Scotland's campaign to break ties with the rest of the U.K. will kick off in earnest this week with the launch of the pro-independence campaign – but the economic implications of going it alone are still being fiercely debated.
In September 2014, Scots voters will be asked in a referendum whether Scotland should be an independent country. If it's a Yes, then Scotland will break ties with the rest of the United Kingdom and formulate its own economic, political and defense policies.
With less than 10 months to go before next September 18 vote, it looks as though undecided voters will hold sway. At the moment, 47 percent of voters in Scotland would vote against independence, while 38 percent are in favour – but 15 percent are still undecided, according to a poll for the Sunday Times. Scotland has had some powers of self-government since the devolution of some of the centralized powers to the Scottish parliament in 1999.
There are concerns that Scotland's economy would struggle without support from the rest of the U.K. South of the border, the U.K. Treasury has argued that Scottish independence would damage the country's economy, claiming its people will face tax rises of £1,000 per head. Since the credit crisis, its two biggest banks, Royal Bank of Scotland and HBOS (now part of Lloyds), have been supported by the U.K. taxpayer in different ways.
(Read more: Would independent Scotland have banking crisis?)
Resentment over austerity measures and policies imposed by the London-based government have helped the independence campaign. As the Scots are fond of pointing out, there are more pandas in Scotland than members of parliament from the ruling Conservative party - yet that same party has the most sway in economic decisions which affect the country.
"This is a serious democratic deficit," Humza Yousaf, the Scottish Minister for external affairs and international development and a leading member of the pro-independence campaign, told CNBC.
The Scottish National Party, which has spearheaded the independence campaign, launched a white paper laying out its plans for independence on Tuesday.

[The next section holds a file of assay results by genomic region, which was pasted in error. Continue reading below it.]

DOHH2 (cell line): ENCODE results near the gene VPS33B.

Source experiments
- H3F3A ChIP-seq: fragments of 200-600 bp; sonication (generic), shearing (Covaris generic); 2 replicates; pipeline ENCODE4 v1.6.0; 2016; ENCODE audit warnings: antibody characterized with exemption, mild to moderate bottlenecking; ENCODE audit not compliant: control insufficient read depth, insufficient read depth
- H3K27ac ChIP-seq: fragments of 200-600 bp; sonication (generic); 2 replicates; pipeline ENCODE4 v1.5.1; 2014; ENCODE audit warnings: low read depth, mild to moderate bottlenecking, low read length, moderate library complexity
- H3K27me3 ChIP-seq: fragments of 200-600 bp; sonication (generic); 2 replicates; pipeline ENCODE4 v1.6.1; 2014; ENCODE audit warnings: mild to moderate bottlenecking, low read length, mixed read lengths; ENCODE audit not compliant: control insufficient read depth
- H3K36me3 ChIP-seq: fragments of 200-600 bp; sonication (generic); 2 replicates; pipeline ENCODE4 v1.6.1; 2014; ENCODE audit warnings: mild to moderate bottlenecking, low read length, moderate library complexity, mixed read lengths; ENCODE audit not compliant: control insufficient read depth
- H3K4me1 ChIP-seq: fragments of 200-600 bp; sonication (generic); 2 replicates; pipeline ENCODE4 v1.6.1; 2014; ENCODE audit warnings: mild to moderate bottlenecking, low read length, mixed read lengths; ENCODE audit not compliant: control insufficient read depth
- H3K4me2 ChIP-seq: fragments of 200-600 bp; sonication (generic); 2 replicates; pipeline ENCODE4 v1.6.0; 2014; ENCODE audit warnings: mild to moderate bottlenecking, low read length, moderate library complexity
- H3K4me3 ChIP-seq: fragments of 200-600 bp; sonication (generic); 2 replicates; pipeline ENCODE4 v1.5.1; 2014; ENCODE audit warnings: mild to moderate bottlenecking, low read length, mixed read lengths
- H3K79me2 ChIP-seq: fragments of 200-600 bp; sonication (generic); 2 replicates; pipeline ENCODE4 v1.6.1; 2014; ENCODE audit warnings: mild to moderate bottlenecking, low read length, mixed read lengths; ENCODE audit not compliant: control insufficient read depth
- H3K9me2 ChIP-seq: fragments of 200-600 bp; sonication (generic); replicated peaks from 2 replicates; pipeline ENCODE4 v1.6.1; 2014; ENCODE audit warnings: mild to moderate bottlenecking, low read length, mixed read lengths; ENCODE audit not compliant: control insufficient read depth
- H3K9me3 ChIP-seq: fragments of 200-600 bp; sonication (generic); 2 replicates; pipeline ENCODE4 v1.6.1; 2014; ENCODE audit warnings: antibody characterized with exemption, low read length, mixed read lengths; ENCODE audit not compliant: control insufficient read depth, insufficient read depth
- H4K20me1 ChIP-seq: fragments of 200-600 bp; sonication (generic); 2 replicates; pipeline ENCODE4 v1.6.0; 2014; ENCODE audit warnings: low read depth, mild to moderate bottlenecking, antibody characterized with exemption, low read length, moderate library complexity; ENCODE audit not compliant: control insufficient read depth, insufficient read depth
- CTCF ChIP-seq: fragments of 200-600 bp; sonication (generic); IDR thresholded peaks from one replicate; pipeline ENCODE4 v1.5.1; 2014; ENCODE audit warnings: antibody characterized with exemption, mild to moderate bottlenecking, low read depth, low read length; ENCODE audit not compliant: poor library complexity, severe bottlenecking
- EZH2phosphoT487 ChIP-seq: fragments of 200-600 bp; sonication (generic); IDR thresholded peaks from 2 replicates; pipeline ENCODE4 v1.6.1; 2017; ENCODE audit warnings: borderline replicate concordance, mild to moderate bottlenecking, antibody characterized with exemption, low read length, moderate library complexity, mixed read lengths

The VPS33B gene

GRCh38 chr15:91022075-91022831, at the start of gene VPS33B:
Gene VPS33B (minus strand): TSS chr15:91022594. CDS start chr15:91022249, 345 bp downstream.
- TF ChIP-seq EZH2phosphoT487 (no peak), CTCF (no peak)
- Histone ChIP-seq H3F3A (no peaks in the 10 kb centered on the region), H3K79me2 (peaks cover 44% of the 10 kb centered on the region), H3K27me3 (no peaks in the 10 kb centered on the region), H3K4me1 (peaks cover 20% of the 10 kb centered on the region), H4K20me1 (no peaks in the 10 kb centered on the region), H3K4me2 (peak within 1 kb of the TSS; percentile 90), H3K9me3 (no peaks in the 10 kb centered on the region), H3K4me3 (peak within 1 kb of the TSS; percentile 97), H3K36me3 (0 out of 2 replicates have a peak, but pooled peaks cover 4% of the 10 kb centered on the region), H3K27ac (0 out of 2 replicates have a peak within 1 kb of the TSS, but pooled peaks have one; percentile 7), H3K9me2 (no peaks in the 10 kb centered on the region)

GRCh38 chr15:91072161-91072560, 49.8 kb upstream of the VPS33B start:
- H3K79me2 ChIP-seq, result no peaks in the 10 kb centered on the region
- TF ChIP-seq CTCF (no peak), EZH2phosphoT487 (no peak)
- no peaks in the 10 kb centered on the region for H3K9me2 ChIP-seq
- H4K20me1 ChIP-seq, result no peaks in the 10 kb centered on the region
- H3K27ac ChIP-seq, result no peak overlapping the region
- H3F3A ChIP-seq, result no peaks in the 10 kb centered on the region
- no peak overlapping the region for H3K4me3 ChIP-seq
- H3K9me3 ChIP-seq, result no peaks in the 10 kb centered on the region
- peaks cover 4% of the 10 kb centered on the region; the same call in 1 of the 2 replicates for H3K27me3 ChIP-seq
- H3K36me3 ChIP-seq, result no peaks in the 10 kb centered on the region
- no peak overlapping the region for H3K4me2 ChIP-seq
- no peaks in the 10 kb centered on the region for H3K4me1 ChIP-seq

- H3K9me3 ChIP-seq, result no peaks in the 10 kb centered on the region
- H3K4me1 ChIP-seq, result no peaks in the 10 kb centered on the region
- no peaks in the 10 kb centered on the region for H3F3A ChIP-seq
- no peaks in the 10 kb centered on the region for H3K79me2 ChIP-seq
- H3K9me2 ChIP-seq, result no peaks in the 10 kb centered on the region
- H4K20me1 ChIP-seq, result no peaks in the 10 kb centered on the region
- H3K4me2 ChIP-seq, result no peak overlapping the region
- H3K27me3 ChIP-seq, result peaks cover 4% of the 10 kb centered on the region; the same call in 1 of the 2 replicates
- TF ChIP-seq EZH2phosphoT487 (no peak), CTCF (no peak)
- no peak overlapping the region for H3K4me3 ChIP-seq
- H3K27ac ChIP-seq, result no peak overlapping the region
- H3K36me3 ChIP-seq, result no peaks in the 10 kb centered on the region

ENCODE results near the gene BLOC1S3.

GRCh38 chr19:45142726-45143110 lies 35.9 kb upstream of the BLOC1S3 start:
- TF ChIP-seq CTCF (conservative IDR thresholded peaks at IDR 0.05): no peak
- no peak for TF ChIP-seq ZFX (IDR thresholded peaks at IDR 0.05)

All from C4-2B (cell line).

"This (report) is adding a vision that is optimistic, hopeful and aspirational, compared to the negativity of those who are against independence," Yousaf said. He argued that Scotland would have been able to bail out RBS itself.
"Having fiscal levers is incredibly important to creating a more prosperous, wealthy and fairer society."
The report argued that Scotland should stay part of the European Union but keep the U.K. pound as its currency. The SNP is also keen to lower corporation tax – a method which has helped attract investment to neighboring Ireland.
(Read more: Should Scotland drop sterling for euro?)
However, there are concerns that an independent Scotland would struggle economically. The devolved Scottish government already spends more per head on education and healthcare compared to the rest of the U.K., according to the Institute for Fiscal Studies , and would need to raise taxes to address falling oil and gas revenues soon after independence.
There are also risks that if Scotland becomes independent, its bond yields would be higher than the U.K. as a whole – between 72-165 basis points according to the IFS – which would mean that its debt repayments were higher.
North Sea oil, the source of much of Scotland's revenue, is a finite resource, and the oil price may be on its way down again if Iranian oil comes back to the market.
An independent Scotland would have to tighten its belt further, as oil and gas revenues dry up, according to Gemma Tetlow, IFS program director.
"In the longer term, you need to find some way of changing your tax and benefit system to reflect that you will no longer have that source of revenue," she told CNBC.
The SNP is also arguing that an independent Scotland should be able to reduce spending by halting the funding of weapons of mass destruction.
"When we are facing some of the worst austerity measures, how can you justify spending billions on nuclear weapons that nobody is ever going to use?" Yousaf asked.
- By Catherine Boyle, CNBC. Twitter: @cboylecnbc